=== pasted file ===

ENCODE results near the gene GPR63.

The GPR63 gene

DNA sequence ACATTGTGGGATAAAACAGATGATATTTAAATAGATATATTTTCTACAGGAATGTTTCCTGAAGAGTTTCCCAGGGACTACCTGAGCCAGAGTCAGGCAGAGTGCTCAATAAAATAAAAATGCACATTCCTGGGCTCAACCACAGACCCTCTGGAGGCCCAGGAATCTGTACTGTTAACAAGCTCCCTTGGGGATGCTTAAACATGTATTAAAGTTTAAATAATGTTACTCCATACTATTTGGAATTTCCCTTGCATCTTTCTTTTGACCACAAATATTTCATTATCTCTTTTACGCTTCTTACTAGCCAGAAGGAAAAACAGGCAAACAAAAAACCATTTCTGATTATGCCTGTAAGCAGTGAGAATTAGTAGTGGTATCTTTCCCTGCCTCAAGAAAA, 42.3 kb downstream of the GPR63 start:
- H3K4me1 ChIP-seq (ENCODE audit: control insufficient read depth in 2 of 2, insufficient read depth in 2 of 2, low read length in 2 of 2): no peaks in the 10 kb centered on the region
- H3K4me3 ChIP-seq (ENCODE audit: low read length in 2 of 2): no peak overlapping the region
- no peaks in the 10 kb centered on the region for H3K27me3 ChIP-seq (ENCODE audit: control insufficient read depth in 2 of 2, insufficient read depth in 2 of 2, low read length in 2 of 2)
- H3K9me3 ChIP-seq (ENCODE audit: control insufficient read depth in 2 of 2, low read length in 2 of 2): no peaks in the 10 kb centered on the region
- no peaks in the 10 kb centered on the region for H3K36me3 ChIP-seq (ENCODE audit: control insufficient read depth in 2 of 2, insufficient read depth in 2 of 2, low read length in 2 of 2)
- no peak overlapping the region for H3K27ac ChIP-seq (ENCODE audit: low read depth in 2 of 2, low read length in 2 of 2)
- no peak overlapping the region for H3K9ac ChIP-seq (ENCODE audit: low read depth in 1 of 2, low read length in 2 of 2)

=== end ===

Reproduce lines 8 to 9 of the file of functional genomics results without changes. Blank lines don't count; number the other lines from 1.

- no peaks in the 10 kb centered on the region for H3K36me3 ChIP-seq (ENCODE audit: control insufficient read depth in 2 of 2, insufficient read depth in 2 of 2, low read length in 2 of 2)
- no peak overlapping the region for H3K27ac ChIP-seq (ENCODE audit: low read depth in 2 of 2, low read length in 2 of 2)